Every October for about three decades, flocks of egrets roosted in the trees overhanging the crocodile ponds at the Croc Bank. By day, they rooted around the rice fields and backwaters, in the evening, should we be Croc Bank-bound, we would see waves of birds headed towards the safe airspace above the crocs. Occasionally some failed to return, having fallen victim to the ancient muzzle-loaders of the korava tribe.

By December, the trees were covered in guano: a white Christmas! Come April and the birds forsook the Crocodile Bank for other places. Rom figured that the birds didn't nest here because the trees were young. To encourage appropriate thoughts of procreation, he tied woven bamboo baskets high up on the canopy, but the birds were not very smitten with them. Eventually, the baskets came floating down with the wind.

About ten years ago, something clicked in the egrets' heads. They stayed through summer, and began nesting. Within a couple of years, the population of birds at the Croc Bank increased exponentially. Soon they were nesting all over the place, not just above the croc ponds. Walking to the office from the kitchen was a proverbial Russian roulette — with the odds of being shat upon rising as the days went by. The worst days were when spoiled eggs became air-borne and landed on one's head.

The raucous noise of parental squabbling and chicks' incessant pleas to be fed were deafening. To add to our woes, cormorants, night herons, and pond herons also joined the nesting orgy. There wasn't a single tree branch free of bird nest. On the weekly off-days, fully fledged chicks wandered the pathways like tourists or posed like ornaments on the enclosure walls. Every morning, the Croc Bank's clean up squad had to clear the white bird droppings, regurgitated fish that the chicks had clumsily thrown up, and dead chicks, before the place could be open to the public.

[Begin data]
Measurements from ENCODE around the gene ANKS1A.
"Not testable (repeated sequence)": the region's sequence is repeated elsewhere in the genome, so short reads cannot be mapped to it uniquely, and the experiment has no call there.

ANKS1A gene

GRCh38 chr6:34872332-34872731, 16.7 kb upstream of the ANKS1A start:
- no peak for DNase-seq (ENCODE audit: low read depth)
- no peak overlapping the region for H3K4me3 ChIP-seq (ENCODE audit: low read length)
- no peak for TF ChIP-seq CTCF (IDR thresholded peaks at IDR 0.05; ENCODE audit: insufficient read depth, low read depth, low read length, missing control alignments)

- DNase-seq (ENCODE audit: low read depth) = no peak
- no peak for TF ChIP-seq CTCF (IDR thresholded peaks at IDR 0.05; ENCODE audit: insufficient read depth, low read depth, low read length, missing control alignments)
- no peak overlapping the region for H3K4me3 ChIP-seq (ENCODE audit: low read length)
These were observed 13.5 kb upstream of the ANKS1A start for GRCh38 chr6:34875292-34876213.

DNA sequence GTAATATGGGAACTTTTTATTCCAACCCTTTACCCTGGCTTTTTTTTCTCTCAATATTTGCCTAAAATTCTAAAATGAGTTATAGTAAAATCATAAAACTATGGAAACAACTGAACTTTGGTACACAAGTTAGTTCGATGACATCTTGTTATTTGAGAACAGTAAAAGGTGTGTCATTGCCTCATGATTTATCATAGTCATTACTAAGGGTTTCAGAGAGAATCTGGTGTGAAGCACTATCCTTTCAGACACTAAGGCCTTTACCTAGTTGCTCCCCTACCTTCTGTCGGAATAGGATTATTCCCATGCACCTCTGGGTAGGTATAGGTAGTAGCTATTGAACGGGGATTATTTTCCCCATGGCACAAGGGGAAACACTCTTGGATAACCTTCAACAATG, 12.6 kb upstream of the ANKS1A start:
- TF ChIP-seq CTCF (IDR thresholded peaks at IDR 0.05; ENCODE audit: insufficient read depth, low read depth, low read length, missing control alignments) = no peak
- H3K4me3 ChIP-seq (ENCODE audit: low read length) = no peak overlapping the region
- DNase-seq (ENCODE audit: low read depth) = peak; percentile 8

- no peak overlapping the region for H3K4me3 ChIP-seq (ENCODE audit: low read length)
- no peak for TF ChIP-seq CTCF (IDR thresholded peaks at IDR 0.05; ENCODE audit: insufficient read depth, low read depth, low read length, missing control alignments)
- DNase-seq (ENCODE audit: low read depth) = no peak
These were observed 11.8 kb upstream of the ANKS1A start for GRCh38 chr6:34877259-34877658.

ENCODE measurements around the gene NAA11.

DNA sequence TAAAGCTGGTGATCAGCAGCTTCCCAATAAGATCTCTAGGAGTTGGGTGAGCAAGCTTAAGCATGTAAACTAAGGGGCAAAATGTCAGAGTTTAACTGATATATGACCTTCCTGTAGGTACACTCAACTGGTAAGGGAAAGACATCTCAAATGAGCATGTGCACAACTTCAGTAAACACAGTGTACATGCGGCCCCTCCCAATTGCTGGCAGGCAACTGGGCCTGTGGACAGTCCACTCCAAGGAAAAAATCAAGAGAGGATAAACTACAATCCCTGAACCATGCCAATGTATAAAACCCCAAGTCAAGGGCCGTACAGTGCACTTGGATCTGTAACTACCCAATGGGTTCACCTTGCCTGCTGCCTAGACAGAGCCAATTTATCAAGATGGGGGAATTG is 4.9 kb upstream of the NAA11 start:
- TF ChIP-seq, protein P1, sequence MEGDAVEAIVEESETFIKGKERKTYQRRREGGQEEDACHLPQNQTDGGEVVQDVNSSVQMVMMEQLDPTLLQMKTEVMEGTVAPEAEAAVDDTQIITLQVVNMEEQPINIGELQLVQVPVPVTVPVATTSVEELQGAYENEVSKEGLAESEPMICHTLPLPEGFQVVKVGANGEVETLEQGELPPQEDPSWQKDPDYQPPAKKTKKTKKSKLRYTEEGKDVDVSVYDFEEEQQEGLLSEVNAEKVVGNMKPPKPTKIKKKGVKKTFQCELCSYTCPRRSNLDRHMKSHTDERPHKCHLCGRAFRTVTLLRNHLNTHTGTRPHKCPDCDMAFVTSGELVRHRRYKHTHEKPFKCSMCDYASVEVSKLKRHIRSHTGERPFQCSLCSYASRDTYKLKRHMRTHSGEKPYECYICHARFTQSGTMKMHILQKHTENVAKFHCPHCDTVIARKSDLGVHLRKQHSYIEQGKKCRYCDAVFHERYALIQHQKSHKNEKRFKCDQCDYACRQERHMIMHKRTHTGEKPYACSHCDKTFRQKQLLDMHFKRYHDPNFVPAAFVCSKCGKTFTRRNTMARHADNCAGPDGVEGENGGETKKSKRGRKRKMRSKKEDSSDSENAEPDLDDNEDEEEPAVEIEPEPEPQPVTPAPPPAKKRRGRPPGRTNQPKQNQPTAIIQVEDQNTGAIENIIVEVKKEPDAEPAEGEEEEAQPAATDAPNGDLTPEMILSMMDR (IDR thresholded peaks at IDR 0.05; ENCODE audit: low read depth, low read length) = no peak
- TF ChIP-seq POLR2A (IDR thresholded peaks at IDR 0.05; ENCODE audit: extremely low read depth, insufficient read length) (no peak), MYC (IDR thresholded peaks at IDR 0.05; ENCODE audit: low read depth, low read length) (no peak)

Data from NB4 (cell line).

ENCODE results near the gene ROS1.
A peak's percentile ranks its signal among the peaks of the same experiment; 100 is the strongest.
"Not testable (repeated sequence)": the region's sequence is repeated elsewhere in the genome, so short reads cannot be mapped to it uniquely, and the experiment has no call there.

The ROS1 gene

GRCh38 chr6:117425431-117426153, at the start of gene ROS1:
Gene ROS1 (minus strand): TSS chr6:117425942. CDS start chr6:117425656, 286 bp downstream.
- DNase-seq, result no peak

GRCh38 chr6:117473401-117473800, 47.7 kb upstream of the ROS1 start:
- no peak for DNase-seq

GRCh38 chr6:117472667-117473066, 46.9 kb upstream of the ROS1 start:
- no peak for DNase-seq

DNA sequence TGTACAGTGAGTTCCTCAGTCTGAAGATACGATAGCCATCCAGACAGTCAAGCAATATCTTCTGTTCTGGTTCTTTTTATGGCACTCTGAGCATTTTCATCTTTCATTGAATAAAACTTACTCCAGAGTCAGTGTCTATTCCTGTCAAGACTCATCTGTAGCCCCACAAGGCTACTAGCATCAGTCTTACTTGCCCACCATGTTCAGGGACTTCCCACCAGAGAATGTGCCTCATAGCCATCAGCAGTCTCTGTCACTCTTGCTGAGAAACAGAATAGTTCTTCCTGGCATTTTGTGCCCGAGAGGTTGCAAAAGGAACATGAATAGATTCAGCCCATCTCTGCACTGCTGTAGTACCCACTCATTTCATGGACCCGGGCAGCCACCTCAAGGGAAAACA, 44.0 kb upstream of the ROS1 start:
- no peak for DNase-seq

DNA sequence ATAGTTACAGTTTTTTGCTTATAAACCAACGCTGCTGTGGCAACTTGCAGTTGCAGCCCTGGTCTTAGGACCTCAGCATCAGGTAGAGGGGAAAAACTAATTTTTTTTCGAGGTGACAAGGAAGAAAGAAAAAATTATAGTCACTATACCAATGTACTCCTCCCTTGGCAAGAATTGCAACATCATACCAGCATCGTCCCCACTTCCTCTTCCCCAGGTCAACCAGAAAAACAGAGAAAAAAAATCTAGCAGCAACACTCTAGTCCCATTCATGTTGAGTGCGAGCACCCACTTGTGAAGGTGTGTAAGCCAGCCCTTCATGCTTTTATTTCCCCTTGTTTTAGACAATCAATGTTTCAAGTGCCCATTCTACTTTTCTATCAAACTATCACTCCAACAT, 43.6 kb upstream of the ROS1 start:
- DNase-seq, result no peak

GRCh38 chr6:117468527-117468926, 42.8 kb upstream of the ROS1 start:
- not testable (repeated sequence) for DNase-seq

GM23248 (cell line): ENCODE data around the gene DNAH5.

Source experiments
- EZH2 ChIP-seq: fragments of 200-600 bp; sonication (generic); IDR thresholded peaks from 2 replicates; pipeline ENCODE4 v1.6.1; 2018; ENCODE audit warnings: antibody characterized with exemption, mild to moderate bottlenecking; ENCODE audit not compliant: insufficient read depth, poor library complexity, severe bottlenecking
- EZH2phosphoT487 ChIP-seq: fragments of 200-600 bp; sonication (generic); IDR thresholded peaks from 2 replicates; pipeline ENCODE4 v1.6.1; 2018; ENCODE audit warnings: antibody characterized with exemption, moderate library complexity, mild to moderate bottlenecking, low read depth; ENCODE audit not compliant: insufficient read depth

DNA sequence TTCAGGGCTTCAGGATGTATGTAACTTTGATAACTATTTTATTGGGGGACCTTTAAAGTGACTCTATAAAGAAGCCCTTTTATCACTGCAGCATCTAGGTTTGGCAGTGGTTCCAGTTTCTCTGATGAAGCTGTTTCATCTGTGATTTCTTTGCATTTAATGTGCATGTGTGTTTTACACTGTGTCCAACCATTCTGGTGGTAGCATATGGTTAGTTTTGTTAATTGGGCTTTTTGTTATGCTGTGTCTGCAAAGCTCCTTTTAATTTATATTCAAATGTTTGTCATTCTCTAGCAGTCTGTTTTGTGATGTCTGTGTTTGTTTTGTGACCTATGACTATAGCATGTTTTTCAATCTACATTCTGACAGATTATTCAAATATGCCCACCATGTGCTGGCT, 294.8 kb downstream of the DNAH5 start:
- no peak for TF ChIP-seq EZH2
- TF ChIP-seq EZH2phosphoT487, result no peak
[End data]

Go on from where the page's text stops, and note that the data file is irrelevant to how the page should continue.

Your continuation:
The ones to bear the brunt of this avian assault were the tortoises. The beautiful colours and patterns of the Travancore and star tortoises were transformed to a uniform snowy white, and one couldn't tell what kind of tortoise they were! Every week, they had to be bathed and cleaned of all the bird goo, and I don't know which they hated more — the smelly scats that caked their shells or the cleaning. We worried that the animals might get some disease (bird flu, maybe?) from this surfeit of guano.

When (the late) Ravi Sankaran, the ornithologist visited, we moaned about our ‘bird problem' and the menace of aerial ‘bombing'. He protested that a heronry of this density was quite rare, and we ought to protect it! I joked: ‘Yeah right, Madras Crocodile Bank and Bird Sanctuary!' He shot back: ‘Why not?' If we built tree-top platforms, and set up scopes, bird watchers will visit in droves, he suggested. Rom built on the idea: ‘We could provide disposable ponchos with every ticket so people don't get upset by the droppings.' These remained mere daytime reveries.

Then, a wandering monkey showed up out of nowhere, and all hell broke loose. He stole chicks from their nests, tucked them under his armpits and hobbled around clumsily. The parent birds shrieked and pecked at this intruder, but the monkey just swatted them away. Some chicks fell from his grasp, and were eaten by the waiting crocs below. The staff tried to chase him away, complained to the authorities, and tried to trap him, but nothing worked. Then just as suddenly, he vanished. Recently, a booted eagle arrived at what can only be described as a smorgasbord, but there is no sign of a dent in the water bird population yet.

To cite an example of good-intentioned-conservation-gone-wrong, all I need to do is mention the empty woven bamboo baskets waving in the wind, and an embarrassed Rom begs: ‘Don't even remind me, please!'

(The author can be reached at janaki@gmail.com)